And they will have to juggle this full legislative agenda while dealing with North Korea, Russia-gate and Confederate Statue-gate.  

For a body of elected officials who have built their careers on doing nothing they have an enormous amount of legislation to sift through in an incredibly short amount of time.

And all this dysfunction in DC is having an adverse effect on the dollar, which is already down over 9% this year. A strong dollar is emblematic of a vibrant economy. Whereas, the opposite displays faltering GDP growth and a distressed middle class.

 mp1

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Bonds & Interest Rates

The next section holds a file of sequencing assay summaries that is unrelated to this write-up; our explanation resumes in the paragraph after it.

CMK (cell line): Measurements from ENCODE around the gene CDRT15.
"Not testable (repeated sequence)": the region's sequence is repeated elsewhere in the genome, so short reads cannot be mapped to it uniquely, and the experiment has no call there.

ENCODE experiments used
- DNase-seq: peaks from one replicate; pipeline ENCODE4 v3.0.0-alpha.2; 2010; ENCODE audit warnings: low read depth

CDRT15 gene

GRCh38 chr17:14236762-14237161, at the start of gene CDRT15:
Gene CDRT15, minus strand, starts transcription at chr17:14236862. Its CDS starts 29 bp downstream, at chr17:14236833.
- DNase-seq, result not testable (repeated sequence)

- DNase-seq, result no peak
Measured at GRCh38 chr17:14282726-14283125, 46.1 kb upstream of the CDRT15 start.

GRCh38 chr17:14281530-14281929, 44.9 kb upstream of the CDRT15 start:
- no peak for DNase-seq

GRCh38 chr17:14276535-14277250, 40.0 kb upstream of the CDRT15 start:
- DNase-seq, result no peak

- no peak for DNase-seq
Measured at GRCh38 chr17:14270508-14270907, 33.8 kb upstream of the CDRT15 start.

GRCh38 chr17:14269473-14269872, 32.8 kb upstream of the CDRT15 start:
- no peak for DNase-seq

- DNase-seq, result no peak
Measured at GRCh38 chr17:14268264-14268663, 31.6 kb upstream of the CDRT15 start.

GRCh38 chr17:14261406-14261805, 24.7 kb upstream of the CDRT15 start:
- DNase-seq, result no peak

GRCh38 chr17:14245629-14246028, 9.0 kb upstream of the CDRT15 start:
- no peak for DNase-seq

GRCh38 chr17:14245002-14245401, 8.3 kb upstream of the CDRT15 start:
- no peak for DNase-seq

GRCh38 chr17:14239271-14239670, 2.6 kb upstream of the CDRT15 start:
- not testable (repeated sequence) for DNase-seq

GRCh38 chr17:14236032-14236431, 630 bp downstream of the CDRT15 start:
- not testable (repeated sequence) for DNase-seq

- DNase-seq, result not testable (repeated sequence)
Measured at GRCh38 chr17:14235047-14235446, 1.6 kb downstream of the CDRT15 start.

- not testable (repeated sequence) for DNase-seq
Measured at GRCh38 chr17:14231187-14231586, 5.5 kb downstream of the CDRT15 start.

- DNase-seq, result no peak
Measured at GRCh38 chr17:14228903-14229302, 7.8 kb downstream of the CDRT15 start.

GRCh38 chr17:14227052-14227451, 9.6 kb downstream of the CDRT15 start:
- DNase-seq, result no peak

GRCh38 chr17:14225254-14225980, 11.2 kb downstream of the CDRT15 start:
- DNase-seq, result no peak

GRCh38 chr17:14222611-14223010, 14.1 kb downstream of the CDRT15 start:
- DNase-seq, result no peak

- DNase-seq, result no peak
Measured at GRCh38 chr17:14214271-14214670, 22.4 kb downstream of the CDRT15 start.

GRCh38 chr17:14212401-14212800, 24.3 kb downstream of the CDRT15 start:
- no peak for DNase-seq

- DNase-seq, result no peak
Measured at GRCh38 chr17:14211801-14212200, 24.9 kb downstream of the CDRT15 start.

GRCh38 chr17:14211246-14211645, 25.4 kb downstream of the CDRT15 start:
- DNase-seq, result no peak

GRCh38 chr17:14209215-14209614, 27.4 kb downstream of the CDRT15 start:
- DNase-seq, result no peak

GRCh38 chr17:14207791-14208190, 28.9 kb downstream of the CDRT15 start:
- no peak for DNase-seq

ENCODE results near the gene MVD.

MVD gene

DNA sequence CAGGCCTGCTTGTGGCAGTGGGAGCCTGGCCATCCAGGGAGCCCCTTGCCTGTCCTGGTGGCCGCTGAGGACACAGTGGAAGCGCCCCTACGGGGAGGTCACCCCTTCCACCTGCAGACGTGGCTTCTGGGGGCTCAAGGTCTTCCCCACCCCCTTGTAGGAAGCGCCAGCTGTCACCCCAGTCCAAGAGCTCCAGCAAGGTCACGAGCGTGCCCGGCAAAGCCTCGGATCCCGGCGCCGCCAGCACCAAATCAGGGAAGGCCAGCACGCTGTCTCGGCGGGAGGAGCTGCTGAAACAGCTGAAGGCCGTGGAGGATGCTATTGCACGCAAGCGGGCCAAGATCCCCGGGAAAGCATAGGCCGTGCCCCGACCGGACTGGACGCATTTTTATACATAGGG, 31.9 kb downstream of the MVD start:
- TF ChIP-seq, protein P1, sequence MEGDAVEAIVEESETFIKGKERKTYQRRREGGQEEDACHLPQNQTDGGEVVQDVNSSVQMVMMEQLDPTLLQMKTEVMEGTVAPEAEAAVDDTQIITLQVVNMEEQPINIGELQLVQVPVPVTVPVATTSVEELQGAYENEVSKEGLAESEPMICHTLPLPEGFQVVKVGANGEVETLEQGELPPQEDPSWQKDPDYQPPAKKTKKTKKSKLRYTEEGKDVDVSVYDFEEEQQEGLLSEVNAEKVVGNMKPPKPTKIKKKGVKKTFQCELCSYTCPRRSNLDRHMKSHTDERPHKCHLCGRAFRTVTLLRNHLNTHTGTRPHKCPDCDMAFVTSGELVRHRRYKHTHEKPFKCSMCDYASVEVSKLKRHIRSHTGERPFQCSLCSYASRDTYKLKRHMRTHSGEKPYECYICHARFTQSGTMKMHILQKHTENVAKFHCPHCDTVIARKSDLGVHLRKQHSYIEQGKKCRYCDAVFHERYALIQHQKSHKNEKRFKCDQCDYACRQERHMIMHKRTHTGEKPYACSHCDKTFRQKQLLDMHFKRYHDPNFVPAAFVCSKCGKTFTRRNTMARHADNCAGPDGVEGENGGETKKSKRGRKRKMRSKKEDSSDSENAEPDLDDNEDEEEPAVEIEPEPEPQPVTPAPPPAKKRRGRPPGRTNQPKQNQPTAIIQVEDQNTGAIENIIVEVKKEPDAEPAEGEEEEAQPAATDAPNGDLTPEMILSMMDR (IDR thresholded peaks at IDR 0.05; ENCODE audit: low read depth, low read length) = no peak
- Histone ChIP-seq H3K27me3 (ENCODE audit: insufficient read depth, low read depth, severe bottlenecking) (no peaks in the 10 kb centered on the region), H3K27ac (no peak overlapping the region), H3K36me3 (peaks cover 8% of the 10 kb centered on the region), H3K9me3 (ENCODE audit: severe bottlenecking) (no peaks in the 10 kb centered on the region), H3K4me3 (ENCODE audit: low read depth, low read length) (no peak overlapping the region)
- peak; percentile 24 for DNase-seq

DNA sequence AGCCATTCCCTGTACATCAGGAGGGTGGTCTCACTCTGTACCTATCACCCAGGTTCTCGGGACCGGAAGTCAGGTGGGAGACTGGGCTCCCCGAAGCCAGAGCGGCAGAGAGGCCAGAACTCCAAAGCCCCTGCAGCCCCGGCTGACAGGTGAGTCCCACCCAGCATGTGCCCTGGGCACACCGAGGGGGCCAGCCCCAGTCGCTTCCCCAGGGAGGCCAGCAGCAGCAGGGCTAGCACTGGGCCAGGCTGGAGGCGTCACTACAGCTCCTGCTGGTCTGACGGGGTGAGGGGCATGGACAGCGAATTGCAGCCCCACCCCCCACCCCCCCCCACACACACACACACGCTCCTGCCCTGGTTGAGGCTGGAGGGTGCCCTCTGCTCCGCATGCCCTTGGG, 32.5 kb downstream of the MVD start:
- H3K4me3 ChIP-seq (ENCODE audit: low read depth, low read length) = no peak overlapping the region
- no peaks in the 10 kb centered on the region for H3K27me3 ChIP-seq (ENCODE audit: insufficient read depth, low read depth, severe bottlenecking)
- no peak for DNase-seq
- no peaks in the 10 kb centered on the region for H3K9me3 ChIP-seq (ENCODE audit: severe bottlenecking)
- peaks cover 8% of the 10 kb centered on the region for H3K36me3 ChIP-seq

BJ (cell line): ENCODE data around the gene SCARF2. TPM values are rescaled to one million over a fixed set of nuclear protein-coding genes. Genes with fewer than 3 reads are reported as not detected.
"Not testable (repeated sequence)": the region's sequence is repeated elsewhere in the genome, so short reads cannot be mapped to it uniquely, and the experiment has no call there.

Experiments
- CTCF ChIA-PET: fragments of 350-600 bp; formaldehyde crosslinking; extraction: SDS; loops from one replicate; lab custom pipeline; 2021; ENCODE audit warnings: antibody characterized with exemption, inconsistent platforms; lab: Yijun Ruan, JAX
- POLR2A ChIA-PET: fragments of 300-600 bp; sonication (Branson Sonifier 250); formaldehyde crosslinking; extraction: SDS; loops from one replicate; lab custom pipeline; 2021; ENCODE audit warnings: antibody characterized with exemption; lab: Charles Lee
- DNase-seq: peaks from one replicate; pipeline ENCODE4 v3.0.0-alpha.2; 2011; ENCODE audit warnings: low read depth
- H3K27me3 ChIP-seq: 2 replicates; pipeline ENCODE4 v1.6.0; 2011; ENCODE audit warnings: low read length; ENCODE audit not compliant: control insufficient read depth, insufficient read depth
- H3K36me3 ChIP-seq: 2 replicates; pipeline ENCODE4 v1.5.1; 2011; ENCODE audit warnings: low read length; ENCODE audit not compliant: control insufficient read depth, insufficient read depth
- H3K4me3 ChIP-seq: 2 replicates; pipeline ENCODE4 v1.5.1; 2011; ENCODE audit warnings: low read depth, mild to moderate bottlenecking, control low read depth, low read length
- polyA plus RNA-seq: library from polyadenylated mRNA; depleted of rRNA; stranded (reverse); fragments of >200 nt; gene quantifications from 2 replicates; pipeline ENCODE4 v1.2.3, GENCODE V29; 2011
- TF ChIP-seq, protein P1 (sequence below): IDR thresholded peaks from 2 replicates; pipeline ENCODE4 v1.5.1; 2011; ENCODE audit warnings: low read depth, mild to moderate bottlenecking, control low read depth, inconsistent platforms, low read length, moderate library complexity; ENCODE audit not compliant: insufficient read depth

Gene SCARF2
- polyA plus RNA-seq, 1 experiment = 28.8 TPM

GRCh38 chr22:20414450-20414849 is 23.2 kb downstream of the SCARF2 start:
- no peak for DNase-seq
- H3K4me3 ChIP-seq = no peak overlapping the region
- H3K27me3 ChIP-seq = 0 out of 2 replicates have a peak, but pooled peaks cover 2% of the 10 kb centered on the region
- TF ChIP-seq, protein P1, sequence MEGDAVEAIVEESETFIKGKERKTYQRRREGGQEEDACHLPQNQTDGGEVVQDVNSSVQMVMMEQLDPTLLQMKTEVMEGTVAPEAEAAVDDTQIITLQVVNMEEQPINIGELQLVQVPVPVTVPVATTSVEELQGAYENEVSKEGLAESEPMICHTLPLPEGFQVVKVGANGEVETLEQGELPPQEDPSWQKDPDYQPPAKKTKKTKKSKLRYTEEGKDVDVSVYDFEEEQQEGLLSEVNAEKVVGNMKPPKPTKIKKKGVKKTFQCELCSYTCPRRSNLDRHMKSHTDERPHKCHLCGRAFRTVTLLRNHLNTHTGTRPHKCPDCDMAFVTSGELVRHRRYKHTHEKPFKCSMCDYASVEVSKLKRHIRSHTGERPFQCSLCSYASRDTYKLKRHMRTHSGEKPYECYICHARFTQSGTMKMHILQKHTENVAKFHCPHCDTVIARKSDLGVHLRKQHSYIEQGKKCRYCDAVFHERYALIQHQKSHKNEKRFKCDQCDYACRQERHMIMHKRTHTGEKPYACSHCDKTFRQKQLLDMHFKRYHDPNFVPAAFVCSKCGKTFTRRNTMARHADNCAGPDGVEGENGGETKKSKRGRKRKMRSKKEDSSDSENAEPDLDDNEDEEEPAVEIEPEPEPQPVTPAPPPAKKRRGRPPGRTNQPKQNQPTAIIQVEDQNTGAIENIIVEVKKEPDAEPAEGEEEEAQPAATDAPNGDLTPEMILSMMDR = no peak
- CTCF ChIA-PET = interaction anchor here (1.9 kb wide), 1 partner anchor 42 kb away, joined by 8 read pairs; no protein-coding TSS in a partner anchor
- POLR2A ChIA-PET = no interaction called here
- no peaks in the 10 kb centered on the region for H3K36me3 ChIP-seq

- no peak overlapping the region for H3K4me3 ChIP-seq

Yellen in Jackson Hole

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Posted by Doug Noland

on Monday, 28 August 2017 06:42

800x-1"A resilient financial system is critical to a dynamic global economy -- the subject of this conference. A well-functioning financial system facilitates productive investment and new business formation and helps new and existing businesses weather the ups and downs of the business cycle." Janet Yellen, "Financial Stability a Decade after the Onset of the Crisis," August 25, 2017

I would add that a well-functioning financial system is critical to long-term social, political and geopolitical stability. Importantly, well-functioning finance would have mechanisms that promote adjustment and self-correction. This is fundamental to market-based systems. I would argue that this is also a basic premise of sound money and finance. Sound finance would neither suppress market volatility nor work to repeal business cycles - but would instead have inherent characteristics that counteract protracted market and economic excess.